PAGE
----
Simultaneously to the new regulations, the U.S. Department of State published a list of 180 entities it says are “under the control of, or acting for or on behalf of” Cuba’s armed forces, as well as intelligence and security services. U.S. businesses and individuals must abstain from “direct financial transactions” with entities on the “Cuba Restricted List”, effective immediately, according to the amended regulations.
The no-go list includes some of the most popular hotels in Havana and practically all boutique hotels in Old Havana, but not the two Havana properties managed by U.S. operator Marriott that are owned by an armed-forces affiliated state company. The list created confusion among U.S. travelers and expats, as the job of distinguishing between off-limits and acceptable products and businesses is confusing. The list includes two juice and soft drink brands, and Caney and Varadero rum, but not, for example, Río Zaza juice or Havana Club rum. The off-limit list explicitly mentions the Jardín Wagner flower shop and the new Manzana de Gómez shopping mall in Old Havana, but not CIMEX-controlled properties such as the Carlos III shopping mall in Habana Vieja.
But even doing business with non-listed subsidiaries of listed entities seems to be possible.
“It’s interesting that transactions with affiliates and subsidiaries of listed entities is not prohibited,” said Robert Muse, a Washington lawyer with a long history of interacting with Cuba. “So if it’s not on the actual list under that name, you’re free to engage in transactions if otherwise authorized by OFAC.”
Muse also points out that liability is loosely defined, requiring “specific intent to violate the list” or “a willful failure to even look at the list”.
Mariel off-limits, but Deere, Caterpillar deals a ‘go’
In the biggest frustration for U.S. businesses, however, the list makes clear that all financial transactions with the Mariel Special Development Zone, and even the container terminals at the ports of Mariel and Havana, are now prohibited.
The NTFC’s Colvin called the new restrictions on U.S. businesses “counterproductive”.
“In particular, restricting American companies from participating in the special Mariel economic zone prevents Americans from engaging in a fledgling economic experiment by the Cuban government that could potentially benefit Cuban workers and the Cuban people,” he said.
However, Rimco, the Puerto Rican Caterpillar dealership that signed a last-minute agreement to open shop at the Mariel Special Development Zone a week before the Trump administration published its tightened sanctions (See article page 15), will apparently be grandfathered-in. The new sanctions will not apply to agreements between U.S. companies and armed forces-controlled entities existing as of Nov. 9, according to an FAQ document published by OFAC.
Rimco officials did not respond to questions by Cuba Standard.
The FAQ document also seems to specifically address details of a recently signed John Deere & Co. agreement to sell hundreds of farm tractors to a Cuban state entity. In the document, OFAC confirms that companies such as John Deere can import spare parts and provide financing.
“OFAC has issued a general license authorizing banking institutions to provide financing for such authorized exports or reexports of items other than agricultural commodities, including issuing, advising, negotiating, paying, or confirming letters of credit (including letters of credit issued by a financial institution that is a national of Cuba), accepting collateral for issuing or confirming letters of credit, and processing documentary collections,” the OFAC document says.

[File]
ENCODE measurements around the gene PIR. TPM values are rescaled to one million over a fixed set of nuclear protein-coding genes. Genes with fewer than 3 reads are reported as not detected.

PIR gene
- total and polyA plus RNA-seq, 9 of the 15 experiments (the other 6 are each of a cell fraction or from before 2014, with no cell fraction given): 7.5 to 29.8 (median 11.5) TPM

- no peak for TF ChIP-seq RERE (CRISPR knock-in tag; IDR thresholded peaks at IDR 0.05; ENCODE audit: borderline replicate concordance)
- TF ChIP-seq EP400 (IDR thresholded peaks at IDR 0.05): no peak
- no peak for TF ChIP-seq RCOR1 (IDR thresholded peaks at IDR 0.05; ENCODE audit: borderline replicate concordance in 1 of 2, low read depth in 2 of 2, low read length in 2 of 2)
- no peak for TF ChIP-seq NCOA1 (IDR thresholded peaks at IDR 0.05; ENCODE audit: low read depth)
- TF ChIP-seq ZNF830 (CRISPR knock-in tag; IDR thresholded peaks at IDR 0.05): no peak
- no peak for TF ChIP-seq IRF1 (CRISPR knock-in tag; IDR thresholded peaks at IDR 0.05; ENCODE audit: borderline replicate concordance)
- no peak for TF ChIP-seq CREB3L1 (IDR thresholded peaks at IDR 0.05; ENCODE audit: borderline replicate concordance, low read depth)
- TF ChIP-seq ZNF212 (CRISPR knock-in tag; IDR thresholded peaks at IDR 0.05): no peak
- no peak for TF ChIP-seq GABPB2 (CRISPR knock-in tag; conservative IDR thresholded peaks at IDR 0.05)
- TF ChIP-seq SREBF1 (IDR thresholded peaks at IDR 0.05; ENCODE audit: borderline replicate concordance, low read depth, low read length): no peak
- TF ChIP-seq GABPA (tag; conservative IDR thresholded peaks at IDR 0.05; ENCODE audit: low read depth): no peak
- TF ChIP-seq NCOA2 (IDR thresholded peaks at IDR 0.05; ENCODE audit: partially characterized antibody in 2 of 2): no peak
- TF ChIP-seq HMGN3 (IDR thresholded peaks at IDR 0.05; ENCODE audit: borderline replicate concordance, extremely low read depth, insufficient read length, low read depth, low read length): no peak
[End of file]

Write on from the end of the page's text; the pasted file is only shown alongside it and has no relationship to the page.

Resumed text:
The U.S. Chamber of Commerce, which rejected Trump’s June positioning in no uncertain terms, issued a more conciliatory statement in response to the regulations.
“While we are disappointed by the imposition of tighter restrictions that limit .. engagement, we are encouraged that the administration took steps to limit disruption to preexisting commercial activities, ensuring that U.S. companies can continue to do business with Cuba’s nascent private sector,” said Myron Brilliant, head of International Affairs for the U.S. Chamber of Commerce. “We urge the administration to continue to keep business in mind and avoid further steps to restrict the economic relationship between the U.S. and Cuba.”
The Airbnb loophole: Big enough to salvage individual travel?
The new sanctions include an exception that could salvage solo travel, thus benefiting casa particular owners — as well as U.S. airlines and Airbnb.
A new provision allows individual travelers to stay in private homes or bed-and-breakfasts, if they visit the island under the “Support for the Cuban People” category. And, according to an official FAQ list, the U.S. Treasury Department now considers “renting a room in a private Cuban residence (casa particular), eating at privately owned Cuban restaurants (paladares), and shopping at privately owned stores run by self-employed Cubans (cuentapropistas)” as acts that “support the Cuban people”.
Whether the measure will open enough of a loophole to sustain the recent boom by U.S. individual travelers remains to be seen, because the U.S. sanctions enforcers also expect “humanitarian” travelers — beyond staying at a casa particular — to engage in a full-time schedule of “Support for the Cuban People” activities.
According to Washington policy information service The Hill, the provision is the outcome of Airbnb’s lobbying efforts. The San Francisco-based company spent $250,000 on an in-house lobbying team over six months to make sure its fast-growing Cuba business won’t suffer irreparable damage.